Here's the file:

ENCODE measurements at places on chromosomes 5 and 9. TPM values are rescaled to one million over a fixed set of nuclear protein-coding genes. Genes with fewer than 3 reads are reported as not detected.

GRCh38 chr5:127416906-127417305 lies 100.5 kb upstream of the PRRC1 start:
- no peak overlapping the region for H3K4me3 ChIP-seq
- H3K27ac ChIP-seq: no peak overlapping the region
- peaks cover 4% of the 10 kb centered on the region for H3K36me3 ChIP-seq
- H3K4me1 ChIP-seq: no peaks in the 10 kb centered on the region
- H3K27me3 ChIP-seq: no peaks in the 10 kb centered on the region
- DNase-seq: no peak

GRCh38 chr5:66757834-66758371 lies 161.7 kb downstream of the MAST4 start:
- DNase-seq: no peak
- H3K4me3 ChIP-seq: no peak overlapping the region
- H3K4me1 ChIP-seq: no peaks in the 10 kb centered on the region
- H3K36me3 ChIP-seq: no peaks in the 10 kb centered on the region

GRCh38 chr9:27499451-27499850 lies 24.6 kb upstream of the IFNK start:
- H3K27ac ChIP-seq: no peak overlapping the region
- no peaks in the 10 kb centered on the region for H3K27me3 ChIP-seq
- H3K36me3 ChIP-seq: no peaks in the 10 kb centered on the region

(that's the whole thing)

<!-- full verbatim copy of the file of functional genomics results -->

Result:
ENCODE measurements at places on chromosomes 5 and 9. TPM values are rescaled to one million over a fixed set of nuclear protein-coding genes. Genes with fewer than 3 reads are reported as not detected.

GRCh38 chr5:127416906-127417305 lies 100.5 kb upstream of the PRRC1 start:
- no peak overlapping the region for H3K4me3 ChIP-seq
- H3K27ac ChIP-seq: no peak overlapping the region
- peaks cover 4% of the 10 kb centered on the region for H3K36me3 ChIP-seq
- H3K4me1 ChIP-seq: no peaks in the 10 kb centered on the region
- H3K27me3 ChIP-seq: no peaks in the 10 kb centered on the region
- DNase-seq: no peak

GRCh38 chr5:66757834-66758371 lies 161.7 kb downstream of the MAST4 start:
- DNase-seq: no peak
- H3K4me3 ChIP-seq: no peak overlapping the region
- H3K4me1 ChIP-seq: no peaks in the 10 kb centered on the region
- H3K36me3 ChIP-seq: no peaks in the 10 kb centered on the region

GRCh38 chr9:27499451-27499850 lies 24.6 kb upstream of the IFNK start:
- H3K27ac ChIP-seq: no peak overlapping the region
- no peaks in the 10 kb centered on the region for H3K27me3 ChIP-seq
- H3K36me3 ChIP-seq: no peaks in the 10 kb centered on the region